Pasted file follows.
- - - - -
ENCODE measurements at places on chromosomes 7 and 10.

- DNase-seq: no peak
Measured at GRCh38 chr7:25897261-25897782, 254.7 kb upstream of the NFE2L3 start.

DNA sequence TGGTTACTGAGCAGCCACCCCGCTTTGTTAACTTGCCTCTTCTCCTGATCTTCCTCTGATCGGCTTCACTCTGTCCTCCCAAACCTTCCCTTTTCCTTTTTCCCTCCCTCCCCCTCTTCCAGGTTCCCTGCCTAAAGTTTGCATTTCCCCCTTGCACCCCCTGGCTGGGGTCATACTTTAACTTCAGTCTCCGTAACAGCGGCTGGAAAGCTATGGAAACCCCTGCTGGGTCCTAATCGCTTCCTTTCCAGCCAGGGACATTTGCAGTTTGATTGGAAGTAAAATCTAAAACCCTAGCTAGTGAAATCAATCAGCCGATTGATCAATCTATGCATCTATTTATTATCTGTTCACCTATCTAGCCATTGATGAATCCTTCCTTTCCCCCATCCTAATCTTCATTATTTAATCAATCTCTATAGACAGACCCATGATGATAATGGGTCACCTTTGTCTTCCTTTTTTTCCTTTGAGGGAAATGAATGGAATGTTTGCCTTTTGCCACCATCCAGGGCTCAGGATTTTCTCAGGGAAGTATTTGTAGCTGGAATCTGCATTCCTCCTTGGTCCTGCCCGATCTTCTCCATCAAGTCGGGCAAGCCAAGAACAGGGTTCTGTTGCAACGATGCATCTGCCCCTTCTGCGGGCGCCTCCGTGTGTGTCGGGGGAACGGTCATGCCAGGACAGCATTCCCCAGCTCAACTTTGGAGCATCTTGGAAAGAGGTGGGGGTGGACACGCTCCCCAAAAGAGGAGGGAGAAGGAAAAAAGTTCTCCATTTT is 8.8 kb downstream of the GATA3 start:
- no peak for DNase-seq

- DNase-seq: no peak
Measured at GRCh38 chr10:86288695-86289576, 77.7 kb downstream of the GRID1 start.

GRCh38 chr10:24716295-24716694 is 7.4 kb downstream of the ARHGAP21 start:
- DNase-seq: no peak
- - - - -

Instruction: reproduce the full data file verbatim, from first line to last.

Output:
ENCODE measurements at places on chromosomes 7 and 10.

- DNase-seq: no peak
Measured at GRCh38 chr7:25897261-25897782, 254.7 kb upstream of the NFE2L3 start.

DNA sequence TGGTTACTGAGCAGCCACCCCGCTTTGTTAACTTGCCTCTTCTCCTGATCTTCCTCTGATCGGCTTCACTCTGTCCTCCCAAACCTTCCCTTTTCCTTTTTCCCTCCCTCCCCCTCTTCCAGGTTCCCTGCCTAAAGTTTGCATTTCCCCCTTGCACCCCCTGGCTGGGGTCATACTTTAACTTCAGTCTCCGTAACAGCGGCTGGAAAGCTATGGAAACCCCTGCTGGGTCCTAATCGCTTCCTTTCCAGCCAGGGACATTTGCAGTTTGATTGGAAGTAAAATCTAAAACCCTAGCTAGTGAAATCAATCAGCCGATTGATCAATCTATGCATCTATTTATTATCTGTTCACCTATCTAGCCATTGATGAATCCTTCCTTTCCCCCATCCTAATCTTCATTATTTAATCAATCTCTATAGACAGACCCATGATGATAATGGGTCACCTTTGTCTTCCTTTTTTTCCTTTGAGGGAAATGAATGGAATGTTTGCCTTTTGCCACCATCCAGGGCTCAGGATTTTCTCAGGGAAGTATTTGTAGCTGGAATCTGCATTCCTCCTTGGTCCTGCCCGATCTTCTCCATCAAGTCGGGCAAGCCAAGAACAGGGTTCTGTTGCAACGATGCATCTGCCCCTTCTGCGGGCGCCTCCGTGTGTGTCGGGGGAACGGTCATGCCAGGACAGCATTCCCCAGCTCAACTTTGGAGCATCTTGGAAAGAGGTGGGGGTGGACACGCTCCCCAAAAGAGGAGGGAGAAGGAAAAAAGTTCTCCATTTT is 8.8 kb downstream of the GATA3 start:
- no peak for DNase-seq

- DNase-seq: no peak
Measured at GRCh38 chr10:86288695-86289576, 77.7 kb downstream of the GRID1 start.

GRCh38 chr10:24716295-24716694 is 7.4 kb downstream of the ARHGAP21 start:
- DNase-seq: no peak